Impressions: Justin Bieber, Believe Acoustic


Justin Bieber, Believe Acoustic © Def Jam

An acoustic album is not for everybody – artistically that is.  There are few artists that can pull off an acoustic album capably.  Justin Bieber is not one of those, period (no if’s, no ands, no but’s).  Believe Acoustic sounded pointless prior to listening to it (conceptually speaking)  and proves even more so after spending 40 minutes doing so. Bieber, an artist who depends so much on hip production work to propel him doesn’t even possess half of the “swaggy” he possesses on Believe – which is arguable at best anyways. Ultimately, Believe Acoustic seems to be another part of Bieber’s promotional campaign as opposed to a truly notable new release.  On a positive note, it costs just $7.99…

The big problem with a pop star the likes of Justin Bieber recording an acoustic album is that it really makes no sense.  Is Bieber trying to show more range as an artist by continuing to record acoustic albums or does he think he sounds good acoustically? I don’t understand his reasoning, but the type of records he records don’t constitute the singer/songwriter treatment necessarily.  I’m not trying to be a hater, but Believe Acoustic was ultimately a bore and more often than not, I found Bieber trying to ‘over-sing’ and over do it with runs to compensate for the more intimate environment led by acoustic guitar in most instances.  Just being honest.

1. “Boyfriend – Works OK acoustically. Bieber actually SINGS his more hip-hop oriented lines in this acoustic version. Um again, “fondue” and “Buzz Lightyear” are firsts to be associated with singer/songwriter acoustic fare… :-/

2. “As Long As You Love Me – Bieber makes the terrible mistake of attempting to fill in for Big Sean himself. And honestly, that verse by Big Sean is odd (“you’re my hallelujah…”).  His timing on “L-l-l-love” seems a bit too slow and relaxed as well… Good acoustic guitar playing by the musicians – that’s a redeeming point

3. “Beauty and a Beat” – Really, this number as an acoustic cut? No, just no. The original version bugs me.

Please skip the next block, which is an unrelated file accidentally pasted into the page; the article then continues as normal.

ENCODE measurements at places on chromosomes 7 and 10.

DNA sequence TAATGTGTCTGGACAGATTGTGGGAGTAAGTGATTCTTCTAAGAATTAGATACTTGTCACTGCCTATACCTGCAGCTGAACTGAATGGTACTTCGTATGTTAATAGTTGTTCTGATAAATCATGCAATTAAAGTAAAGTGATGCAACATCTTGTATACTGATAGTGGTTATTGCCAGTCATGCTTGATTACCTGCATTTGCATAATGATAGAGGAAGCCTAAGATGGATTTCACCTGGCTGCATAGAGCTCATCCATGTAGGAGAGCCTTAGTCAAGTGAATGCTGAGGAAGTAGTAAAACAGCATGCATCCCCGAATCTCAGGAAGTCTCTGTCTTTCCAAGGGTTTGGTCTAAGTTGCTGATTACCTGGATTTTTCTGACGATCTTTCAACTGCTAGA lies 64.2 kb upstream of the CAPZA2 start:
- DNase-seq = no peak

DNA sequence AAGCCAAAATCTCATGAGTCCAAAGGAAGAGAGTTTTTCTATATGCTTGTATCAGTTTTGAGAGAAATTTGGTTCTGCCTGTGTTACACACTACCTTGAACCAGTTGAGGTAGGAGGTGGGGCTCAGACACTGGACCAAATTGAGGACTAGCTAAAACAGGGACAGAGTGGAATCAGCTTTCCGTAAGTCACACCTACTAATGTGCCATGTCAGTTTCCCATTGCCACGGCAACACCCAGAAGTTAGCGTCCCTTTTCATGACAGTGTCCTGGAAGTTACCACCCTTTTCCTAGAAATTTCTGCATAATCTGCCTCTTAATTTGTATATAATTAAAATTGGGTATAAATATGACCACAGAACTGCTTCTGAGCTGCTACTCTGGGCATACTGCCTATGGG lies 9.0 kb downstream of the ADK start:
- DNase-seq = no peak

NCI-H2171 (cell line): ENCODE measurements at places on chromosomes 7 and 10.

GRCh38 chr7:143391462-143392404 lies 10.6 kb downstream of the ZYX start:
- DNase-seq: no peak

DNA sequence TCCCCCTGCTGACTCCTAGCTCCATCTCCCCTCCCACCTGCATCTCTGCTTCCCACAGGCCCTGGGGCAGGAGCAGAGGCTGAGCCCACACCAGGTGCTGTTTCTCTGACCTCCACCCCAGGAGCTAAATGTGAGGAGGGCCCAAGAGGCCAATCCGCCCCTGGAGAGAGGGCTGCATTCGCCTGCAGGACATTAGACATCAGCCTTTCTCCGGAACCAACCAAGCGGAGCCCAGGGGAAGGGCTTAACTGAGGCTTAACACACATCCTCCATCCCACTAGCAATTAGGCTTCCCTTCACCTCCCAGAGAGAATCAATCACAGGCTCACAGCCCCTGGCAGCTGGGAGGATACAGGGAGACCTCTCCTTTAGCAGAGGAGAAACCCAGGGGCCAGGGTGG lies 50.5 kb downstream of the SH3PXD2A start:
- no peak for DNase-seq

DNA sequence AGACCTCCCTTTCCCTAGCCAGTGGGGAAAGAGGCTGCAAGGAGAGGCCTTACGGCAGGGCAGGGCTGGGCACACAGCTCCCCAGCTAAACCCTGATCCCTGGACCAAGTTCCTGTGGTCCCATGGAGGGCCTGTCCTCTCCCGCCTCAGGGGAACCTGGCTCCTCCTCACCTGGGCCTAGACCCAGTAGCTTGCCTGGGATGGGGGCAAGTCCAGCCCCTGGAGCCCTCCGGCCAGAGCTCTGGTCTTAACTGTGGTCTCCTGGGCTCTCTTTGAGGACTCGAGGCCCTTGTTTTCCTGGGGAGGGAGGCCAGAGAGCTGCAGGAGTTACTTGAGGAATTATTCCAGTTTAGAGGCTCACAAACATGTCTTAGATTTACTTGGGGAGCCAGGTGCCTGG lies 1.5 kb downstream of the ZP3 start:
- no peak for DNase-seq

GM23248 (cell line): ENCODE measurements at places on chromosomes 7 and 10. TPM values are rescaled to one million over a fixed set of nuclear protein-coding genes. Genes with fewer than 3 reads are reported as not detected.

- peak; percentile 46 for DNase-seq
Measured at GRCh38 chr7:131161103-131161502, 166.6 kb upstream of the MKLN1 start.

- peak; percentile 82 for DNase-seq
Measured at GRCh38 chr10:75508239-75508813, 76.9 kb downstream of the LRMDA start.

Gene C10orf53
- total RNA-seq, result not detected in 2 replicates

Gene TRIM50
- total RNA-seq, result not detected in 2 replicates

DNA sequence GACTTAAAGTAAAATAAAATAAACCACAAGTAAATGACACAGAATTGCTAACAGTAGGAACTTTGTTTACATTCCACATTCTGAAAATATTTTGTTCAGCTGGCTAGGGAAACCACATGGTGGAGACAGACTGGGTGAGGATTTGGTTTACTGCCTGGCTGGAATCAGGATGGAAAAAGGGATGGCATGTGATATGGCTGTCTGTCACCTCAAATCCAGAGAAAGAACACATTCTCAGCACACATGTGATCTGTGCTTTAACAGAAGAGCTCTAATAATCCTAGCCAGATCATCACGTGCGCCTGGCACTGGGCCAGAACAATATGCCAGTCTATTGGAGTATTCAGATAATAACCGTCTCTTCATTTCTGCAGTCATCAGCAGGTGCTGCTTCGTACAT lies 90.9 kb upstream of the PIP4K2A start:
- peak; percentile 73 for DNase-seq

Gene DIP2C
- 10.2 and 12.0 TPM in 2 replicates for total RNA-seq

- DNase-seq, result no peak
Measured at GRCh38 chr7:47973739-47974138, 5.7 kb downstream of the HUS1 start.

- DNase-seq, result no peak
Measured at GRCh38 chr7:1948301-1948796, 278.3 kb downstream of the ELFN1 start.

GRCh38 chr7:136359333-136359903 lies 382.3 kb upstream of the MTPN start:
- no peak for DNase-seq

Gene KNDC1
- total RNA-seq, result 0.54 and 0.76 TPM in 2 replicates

4. “She Don’t Like The Lights” – It works acoustically – not the second coming, but ya know. If nothing else, the acoustic guitar accompaniment  is sound.

5. “Take You” – Basically, we’ve already heard this one. “Take You ” already featured acoustic guitars, so it’s really nothing new. Forgettable.

6. “Be Alright” – Is it sad I didn’t remember “Be Alright” from Believe off the top of my head? No because it wasn’t the main attraction. Here, Bieber is overindulgent vocally, trying to incite excitement. A switch from acoustic guitar to piano helps…

7. “All Around the World” – This opened Believe only so-so, so an acoustic take doesn’t make up for its averageness (or mediocrity depending where you stand).

8. “Fall [Live]” – Listening to this is like watching paint dry. Bieber presents himself as an energetic, swagger-laden teenager, but it doesn’t show on this blasé performance.

9. “Yellow Raincoat” – Bieber sings in a hushed manner that further puts you to sleep. The listener understands Bieber’s cool, calm approach to this new cut, but it’s by no means the second coming or incredibly memorable.  

10. “I Would” – Okay being positive first – Bieber is best when supported by more instrumentation than an acoustic guitar or merely piano.  Why? Because he doesn’t have to try to compensate vocally with a million runs.  Also this cut is a bit faster than many, and by this point, the listener needs TEMPO! Negatively, I’m not sold that a song that sounds very similar to John Mayer‘s “Waiting On The World To Change” (Continuum) really is up Bieber’s alley.  At times, Bieber sounds as if he has something in his mouth as he sings, his falsetto is thin, and his vocal tone is inconsistent. Just being honest.  I like the fact he has more production, but even it seems like it’s missing something.

11. “Nothing Like Us” – Finally the end has arrived.  Once more rather than enthralling us with something quicker and more exciting, Bieber bores us with another hushed, stripped cut accompanied by piano that remains rather static. I don’t see Bieber’s fan base desiring a cut like this… I’m not that fan base mind you, but even if this is geared towards a twenty-something like myself,  it is only so-so.

Essentially, Bieber needs to stick to pop with full production work. He can sing runs (I suppose…), as he showcased on Believe, but an acoustic Justin Bieber album…NO, JUST DON’T DO IT. Bieber, your true fans will wait for you to record a new studio album… I guess…

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